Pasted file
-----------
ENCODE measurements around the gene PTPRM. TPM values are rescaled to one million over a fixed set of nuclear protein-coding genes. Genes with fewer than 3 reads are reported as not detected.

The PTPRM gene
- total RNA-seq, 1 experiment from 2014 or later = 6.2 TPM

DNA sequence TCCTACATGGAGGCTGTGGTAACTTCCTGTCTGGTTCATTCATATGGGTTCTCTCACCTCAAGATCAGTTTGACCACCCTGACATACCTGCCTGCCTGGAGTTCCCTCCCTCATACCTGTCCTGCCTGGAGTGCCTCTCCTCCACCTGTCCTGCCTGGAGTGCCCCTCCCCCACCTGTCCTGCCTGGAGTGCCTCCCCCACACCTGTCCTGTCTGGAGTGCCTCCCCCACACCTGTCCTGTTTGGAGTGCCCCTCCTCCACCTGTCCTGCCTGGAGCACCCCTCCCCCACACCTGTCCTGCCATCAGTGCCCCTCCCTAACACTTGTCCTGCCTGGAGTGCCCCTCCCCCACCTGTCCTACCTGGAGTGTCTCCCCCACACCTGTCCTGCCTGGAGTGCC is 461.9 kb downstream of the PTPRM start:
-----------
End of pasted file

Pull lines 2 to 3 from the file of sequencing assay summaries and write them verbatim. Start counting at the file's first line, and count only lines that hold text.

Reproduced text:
The PTPRM gene
- total RNA-seq, 1 experiment from 2014 or later = 6.2 TPM